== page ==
::Wodehouse Wednesday::

"Billy Windsor lived in a single room on East Fourteenth Street.
Space in New York is valuable, and the average bachelor's apartments consist of one room with a bathroom opening off it. During the daytime this one room loses all traces of being used for sleeping purposes at night. Billy Windsor's room was very much like a public-school study. Along one wall ran a settee. At night this became a bed; but in the daytime it was a settee and nothing but a settee. There was no space for a great deal of furniture. There was one rocking-chair, two ordinary chairs, a table, a book-stand, a typewriter--nobody uses pens in New York--and on the walls a mixed collection of photographs, drawings, knives, and skins, relics of their owner's prairie days. Over the door was the head of a young bear.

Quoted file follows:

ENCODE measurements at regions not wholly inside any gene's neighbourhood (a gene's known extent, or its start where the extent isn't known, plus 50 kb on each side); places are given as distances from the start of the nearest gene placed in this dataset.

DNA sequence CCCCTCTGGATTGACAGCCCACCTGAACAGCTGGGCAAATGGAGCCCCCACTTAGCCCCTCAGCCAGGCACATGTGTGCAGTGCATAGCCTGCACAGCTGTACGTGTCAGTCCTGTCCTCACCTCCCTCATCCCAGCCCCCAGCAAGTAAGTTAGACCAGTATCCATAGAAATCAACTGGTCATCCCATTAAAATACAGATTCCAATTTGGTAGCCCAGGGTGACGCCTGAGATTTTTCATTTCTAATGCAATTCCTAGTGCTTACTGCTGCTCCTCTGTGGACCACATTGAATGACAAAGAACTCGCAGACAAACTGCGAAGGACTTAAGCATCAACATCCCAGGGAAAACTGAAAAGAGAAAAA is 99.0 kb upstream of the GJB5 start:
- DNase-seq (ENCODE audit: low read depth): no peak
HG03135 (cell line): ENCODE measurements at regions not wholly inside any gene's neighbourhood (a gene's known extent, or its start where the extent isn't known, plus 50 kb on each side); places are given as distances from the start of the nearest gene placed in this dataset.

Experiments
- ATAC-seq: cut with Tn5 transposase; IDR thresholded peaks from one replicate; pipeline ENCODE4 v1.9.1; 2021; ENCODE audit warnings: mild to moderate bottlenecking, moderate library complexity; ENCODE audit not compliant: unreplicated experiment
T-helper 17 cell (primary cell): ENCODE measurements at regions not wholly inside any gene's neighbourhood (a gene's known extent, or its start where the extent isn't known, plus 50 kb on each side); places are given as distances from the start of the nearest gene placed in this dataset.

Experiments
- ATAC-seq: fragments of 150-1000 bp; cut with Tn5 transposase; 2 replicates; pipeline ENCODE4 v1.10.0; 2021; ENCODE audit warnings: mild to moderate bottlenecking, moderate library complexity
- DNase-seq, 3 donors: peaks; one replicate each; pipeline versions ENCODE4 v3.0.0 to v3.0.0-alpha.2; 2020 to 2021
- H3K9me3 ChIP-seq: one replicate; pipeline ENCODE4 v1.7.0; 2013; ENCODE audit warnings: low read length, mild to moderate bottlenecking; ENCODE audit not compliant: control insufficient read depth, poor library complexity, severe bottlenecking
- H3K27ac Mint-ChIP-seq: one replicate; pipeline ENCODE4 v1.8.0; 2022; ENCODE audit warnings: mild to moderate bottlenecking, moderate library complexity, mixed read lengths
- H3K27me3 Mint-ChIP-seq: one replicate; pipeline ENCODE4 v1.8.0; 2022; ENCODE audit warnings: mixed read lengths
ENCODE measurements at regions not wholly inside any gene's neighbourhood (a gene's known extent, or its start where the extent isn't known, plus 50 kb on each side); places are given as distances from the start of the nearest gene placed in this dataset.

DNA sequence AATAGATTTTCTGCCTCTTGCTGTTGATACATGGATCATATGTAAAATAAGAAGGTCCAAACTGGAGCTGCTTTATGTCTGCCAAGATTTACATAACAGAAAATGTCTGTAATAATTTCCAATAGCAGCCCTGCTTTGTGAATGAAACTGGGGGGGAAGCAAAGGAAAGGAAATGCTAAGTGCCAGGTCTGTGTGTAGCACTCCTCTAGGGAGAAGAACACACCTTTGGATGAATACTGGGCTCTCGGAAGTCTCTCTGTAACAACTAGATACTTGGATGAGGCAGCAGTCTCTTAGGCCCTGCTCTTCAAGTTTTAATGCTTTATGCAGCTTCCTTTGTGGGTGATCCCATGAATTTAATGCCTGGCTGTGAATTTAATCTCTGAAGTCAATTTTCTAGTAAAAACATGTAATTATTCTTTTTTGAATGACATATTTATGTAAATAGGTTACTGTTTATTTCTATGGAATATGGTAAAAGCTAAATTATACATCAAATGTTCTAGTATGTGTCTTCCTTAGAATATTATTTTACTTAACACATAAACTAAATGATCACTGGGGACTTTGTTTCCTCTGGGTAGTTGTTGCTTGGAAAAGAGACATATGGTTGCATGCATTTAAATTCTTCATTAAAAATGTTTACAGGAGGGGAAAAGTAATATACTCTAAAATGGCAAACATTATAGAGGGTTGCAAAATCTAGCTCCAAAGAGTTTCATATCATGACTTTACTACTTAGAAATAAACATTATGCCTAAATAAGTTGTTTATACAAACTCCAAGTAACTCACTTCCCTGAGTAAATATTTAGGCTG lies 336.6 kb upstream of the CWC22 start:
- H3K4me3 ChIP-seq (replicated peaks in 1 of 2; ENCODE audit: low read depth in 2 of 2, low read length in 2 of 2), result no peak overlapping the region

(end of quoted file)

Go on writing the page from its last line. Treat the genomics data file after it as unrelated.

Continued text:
Billy's first act on arriving in this sanctum was to release the cat, which, having moved restlessly about for some moments, finally came to the conclusion that there was no means of getting out, and settled itself on a corner of the settee.
Psmith, sinking gracefully down beside it, stretched out his legs and lit a cigarette. Mike took one of the ordinary chairs; and Billy Windsor, planting himself in the rocker, began to rock rhythmically to and fro, a performance which he kept up untiringly all the time.
"A peaceful scene," observed Psmith. "Three great minds, keen, alert, restless during business hours, relax. All is calm and pleasant chit-chat. You have snug quarters up here, Comrade Windsor. I hold that there is nothing like one's own roof-tree.
It is a great treat to one who, like myself, is located in one of these vast caravanserai--to be exact, the Astor--to pass a few moments in the quiet privacy of an apartment such as this."
"It's beastly expensive at the Astor," said Mike."
Psmith, Journalist.